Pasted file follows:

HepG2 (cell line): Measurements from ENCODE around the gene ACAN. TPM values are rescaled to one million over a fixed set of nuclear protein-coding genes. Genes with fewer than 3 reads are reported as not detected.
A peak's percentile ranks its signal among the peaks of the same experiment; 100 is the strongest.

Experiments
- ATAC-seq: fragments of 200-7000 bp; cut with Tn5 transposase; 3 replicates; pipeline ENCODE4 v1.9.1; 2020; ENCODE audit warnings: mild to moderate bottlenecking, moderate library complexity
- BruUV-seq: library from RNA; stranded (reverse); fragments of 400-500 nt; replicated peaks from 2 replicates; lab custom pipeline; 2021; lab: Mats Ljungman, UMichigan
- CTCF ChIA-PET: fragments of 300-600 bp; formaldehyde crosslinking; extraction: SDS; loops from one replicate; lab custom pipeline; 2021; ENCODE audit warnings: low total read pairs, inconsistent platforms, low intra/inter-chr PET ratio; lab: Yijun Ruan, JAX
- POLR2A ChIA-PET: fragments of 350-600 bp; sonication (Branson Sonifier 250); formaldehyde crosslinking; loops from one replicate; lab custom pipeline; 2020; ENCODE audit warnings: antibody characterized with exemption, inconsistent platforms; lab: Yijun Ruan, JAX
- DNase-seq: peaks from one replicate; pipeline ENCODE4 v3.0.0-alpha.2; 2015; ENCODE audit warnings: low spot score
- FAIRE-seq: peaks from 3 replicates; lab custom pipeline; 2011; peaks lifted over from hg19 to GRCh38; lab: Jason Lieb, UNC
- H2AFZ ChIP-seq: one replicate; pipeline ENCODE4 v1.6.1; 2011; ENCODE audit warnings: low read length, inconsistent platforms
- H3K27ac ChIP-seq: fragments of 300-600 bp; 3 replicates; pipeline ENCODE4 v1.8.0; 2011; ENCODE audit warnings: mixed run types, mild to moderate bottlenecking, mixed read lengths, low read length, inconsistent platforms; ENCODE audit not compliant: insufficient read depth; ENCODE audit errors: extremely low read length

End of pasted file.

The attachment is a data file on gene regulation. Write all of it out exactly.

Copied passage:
HepG2 (cell line): Measurements from ENCODE around the gene ACAN. TPM values are rescaled to one million over a fixed set of nuclear protein-coding genes. Genes with fewer than 3 reads are reported as not detected.
A peak's percentile ranks its signal among the peaks of the same experiment; 100 is the strongest.

Experiments
- ATAC-seq: fragments of 200-7000 bp; cut with Tn5 transposase; 3 replicates; pipeline ENCODE4 v1.9.1; 2020; ENCODE audit warnings: mild to moderate bottlenecking, moderate library complexity
- BruUV-seq: library from RNA; stranded (reverse); fragments of 400-500 nt; replicated peaks from 2 replicates; lab custom pipeline; 2021; lab: Mats Ljungman, UMichigan
- CTCF ChIA-PET: fragments of 300-600 bp; formaldehyde crosslinking; extraction: SDS; loops from one replicate; lab custom pipeline; 2021; ENCODE audit warnings: low total read pairs, inconsistent platforms, low intra/inter-chr PET ratio; lab: Yijun Ruan, JAX
- POLR2A ChIA-PET: fragments of 350-600 bp; sonication (Branson Sonifier 250); formaldehyde crosslinking; loops from one replicate; lab custom pipeline; 2020; ENCODE audit warnings: antibody characterized with exemption, inconsistent platforms; lab: Yijun Ruan, JAX
- DNase-seq: peaks from one replicate; pipeline ENCODE4 v3.0.0-alpha.2; 2015; ENCODE audit warnings: low spot score
- FAIRE-seq: peaks from 3 replicates; lab custom pipeline; 2011; peaks lifted over from hg19 to GRCh38; lab: Jason Lieb, UNC
- H2AFZ ChIP-seq: one replicate; pipeline ENCODE4 v1.6.1; 2011; ENCODE audit warnings: low read length, inconsistent platforms
- H3K27ac ChIP-seq: fragments of 300-600 bp; 3 replicates; pipeline ENCODE4 v1.8.0; 2011; ENCODE audit warnings: mixed run types, mild to moderate bottlenecking, mixed read lengths, low read length, inconsistent platforms; ENCODE audit not compliant: insufficient read depth; ENCODE audit errors: extremely low read length